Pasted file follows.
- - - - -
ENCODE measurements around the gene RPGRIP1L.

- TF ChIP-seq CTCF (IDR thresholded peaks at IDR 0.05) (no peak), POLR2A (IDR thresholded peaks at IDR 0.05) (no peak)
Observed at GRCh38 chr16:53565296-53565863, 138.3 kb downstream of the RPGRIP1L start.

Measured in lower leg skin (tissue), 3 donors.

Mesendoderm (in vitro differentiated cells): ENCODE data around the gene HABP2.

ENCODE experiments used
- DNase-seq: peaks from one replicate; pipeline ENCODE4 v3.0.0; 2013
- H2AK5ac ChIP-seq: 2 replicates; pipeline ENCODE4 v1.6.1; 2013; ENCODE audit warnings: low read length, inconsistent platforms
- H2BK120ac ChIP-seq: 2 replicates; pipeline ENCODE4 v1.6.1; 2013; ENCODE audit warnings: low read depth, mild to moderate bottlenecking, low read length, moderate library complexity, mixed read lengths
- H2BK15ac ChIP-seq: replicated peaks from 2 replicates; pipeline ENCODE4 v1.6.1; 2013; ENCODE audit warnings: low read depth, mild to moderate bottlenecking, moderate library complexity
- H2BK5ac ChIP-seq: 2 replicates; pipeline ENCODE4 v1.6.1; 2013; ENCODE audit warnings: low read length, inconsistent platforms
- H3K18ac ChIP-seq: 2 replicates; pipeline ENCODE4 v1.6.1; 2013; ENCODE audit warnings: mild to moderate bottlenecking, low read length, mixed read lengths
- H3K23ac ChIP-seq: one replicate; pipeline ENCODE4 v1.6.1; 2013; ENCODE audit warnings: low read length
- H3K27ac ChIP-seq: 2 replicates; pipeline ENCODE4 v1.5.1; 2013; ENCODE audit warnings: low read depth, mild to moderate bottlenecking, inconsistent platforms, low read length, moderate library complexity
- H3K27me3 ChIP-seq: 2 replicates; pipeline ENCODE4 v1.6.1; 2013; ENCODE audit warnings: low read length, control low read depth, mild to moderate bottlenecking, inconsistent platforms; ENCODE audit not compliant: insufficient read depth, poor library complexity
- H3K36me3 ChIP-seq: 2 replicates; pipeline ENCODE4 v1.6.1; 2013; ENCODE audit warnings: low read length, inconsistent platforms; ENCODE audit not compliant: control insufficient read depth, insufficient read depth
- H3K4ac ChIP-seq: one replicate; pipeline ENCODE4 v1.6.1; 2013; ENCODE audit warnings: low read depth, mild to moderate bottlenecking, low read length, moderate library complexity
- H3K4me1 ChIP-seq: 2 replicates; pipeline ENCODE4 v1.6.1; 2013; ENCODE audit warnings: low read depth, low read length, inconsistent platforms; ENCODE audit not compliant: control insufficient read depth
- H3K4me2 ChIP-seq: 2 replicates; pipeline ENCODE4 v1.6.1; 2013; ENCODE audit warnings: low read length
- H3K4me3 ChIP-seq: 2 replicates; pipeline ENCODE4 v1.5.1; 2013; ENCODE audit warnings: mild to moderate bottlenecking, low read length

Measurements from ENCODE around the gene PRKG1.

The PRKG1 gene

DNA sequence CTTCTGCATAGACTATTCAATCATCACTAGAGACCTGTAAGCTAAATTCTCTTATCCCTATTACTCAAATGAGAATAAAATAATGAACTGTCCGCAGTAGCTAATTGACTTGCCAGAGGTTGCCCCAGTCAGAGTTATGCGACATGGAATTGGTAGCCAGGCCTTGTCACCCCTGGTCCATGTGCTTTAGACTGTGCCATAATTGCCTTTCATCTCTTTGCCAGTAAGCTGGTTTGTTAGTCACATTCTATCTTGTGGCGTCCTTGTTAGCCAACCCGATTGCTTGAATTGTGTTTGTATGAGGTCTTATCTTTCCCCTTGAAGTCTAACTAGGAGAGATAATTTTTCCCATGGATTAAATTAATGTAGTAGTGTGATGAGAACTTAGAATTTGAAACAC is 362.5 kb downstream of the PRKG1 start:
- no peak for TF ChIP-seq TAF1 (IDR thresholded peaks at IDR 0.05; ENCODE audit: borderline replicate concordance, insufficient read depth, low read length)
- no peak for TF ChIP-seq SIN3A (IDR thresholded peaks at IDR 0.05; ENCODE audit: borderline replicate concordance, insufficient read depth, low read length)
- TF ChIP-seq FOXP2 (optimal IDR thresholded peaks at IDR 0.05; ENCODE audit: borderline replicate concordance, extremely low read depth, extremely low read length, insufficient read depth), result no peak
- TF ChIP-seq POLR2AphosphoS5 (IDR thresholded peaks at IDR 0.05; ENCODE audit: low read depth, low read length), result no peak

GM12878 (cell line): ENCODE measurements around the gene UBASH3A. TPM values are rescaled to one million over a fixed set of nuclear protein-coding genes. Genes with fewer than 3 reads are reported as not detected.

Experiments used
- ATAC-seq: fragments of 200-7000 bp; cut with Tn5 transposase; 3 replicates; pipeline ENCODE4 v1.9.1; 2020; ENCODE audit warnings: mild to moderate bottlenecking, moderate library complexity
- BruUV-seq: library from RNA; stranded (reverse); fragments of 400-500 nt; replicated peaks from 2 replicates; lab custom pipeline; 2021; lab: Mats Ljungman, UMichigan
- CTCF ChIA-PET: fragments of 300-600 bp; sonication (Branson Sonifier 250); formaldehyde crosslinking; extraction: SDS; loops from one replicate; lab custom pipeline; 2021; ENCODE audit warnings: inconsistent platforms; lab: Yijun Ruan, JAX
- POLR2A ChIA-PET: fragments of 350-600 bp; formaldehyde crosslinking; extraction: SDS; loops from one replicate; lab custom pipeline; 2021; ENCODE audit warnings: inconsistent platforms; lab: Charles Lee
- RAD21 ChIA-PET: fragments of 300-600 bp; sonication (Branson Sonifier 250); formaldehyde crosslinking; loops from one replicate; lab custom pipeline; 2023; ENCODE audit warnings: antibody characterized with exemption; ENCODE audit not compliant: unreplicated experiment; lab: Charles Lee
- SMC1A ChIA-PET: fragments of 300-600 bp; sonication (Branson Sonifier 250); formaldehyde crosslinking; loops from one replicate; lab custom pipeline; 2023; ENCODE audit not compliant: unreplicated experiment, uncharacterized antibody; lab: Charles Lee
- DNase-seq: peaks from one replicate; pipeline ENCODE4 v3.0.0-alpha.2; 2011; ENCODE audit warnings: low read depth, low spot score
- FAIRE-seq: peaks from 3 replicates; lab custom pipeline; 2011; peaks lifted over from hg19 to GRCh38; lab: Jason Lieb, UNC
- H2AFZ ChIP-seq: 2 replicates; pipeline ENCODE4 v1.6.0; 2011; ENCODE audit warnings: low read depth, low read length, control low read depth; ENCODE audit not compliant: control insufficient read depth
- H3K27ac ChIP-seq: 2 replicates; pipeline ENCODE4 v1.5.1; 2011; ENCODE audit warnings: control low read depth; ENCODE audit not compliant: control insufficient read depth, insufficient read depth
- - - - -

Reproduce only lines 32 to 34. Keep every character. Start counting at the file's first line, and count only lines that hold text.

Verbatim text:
- CTCF ChIA-PET: fragments of 300-600 bp; sonication (Branson Sonifier 250); formaldehyde crosslinking; extraction: SDS; loops from one replicate; lab custom pipeline; 2021; ENCODE audit warnings: inconsistent platforms; lab: Yijun Ruan, JAX
- POLR2A ChIA-PET: fragments of 350-600 bp; formaldehyde crosslinking; extraction: SDS; loops from one replicate; lab custom pipeline; 2021; ENCODE audit warnings: inconsistent platforms; lab: Charles Lee
- RAD21 ChIA-PET: fragments of 300-600 bp; sonication (Branson Sonifier 250); formaldehyde crosslinking; loops from one replicate; lab custom pipeline; 2023; ENCODE audit warnings: antibody characterized with exemption; ENCODE audit not compliant: unreplicated experiment; lab: Charles Lee